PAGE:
Plan to cut English class draws critics at School Board meeting

April 09, 2003|by PEPPER BALLARD

A plan by school officials to eliminate one of two senior honors English courses has drawn criticism, prompting the Washington County Board of Education to hold a special work session Tuesday.

The School Board called the session so members could be filled in on the plan. They had heard concerns that the decision to consolidate two upper level 12th-grade English classes - honors and advanced placement - into one class would limit the options of college-bound seniors.

The decision to eliminate the less rigorous senior English honors classes was made in the hope that more students, after taking the tougher class, would take the English Advanced Placement exam, said Boyd Michael III, the school system's executive director of secondary education.


The school system's secondary education supervisors met prior to January, when the "High School Program of Studies" is annually published, to determine course offerings for the 2003-04 school year, he said.

In addition to making some minor revisions to the previous year's program, supervisors agreed to consolidate two upper-level English classes, effective in the next school year, he said.

When making the decision, supervisors referred to a school system goal under the 2003 Master Plan to increase the percentage of high school students who score a 3 or higher on the Advanced Placement exam, Michael said.

Advanced Placement classes target college-bound students. If a student takes the AP exam and gets a high score, the student will be able to place out of some freshman college courses, said Bob Brown, the school system's supervisor of testing and accountability programs.

Virtually every other rigorous senior year course, such as calculus or physics, had an Advanced Placement designation with no alternate certificate of merit, or honors, class offered along with it, Michael said.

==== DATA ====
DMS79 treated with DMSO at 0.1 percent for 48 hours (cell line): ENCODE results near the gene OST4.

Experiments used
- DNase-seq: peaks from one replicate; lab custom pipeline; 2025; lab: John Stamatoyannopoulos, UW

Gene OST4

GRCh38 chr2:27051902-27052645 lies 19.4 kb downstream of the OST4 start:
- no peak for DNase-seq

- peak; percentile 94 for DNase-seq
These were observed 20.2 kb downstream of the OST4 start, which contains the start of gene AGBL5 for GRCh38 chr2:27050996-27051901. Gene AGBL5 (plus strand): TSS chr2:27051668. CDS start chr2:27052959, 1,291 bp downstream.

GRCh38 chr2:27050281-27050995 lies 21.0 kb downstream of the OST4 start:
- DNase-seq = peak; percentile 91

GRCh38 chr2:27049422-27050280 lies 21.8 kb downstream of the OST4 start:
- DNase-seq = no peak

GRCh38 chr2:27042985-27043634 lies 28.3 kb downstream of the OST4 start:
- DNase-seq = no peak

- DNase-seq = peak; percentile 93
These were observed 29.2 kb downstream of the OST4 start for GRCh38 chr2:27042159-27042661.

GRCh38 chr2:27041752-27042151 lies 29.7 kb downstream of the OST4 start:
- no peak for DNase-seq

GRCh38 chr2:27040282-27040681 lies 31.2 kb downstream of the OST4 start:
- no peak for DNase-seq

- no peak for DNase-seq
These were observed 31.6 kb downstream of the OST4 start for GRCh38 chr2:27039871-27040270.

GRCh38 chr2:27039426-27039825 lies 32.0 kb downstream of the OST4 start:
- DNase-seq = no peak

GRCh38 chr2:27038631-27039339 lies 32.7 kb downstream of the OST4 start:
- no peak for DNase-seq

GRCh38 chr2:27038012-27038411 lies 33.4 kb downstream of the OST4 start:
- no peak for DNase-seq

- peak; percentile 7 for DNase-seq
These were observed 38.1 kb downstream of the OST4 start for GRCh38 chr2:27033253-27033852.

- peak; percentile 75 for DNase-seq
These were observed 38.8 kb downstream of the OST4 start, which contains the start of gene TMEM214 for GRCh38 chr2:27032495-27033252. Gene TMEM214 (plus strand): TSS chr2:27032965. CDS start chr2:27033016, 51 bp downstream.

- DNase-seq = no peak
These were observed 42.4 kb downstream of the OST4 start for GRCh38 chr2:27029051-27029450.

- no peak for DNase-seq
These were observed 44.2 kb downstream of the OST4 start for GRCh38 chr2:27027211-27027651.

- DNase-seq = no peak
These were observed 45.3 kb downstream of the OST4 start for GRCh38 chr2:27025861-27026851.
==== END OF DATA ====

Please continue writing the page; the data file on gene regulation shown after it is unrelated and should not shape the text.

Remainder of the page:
Certificate of merit classes have since been renamed honors classes, he said.

Honors English is offered to students in grades 9,10 and 11, he said. Students who have taken those courses are considered above grade level and should be prepared for the advanced placement class by their senior year, he said.

Williamsport High School Principal John Davidson, who was principal at Hancock Middle/Senior High School last year, said Hancock was the first school to consolidate the two English classes. He said that was a decision based on class enrollments, not master plan goals.

He said some students shy away from taking Advanced Placement courses because they are worried about damaging their grade point average or want to cruise through their senior year of high school.

Brown presented the School Board with county student score data from the SAT, PSAT and Student Outcome and Achievement Report (SOAR). He said upper-level students did not do as well as lower-level students on their SAT verbal test scores when compared to students from other counties.

Brown said the upper-level students need to be challenged more.

"They will come back later and they will tell you they didn't like it," Davidson said. "But in college, it will really help them."

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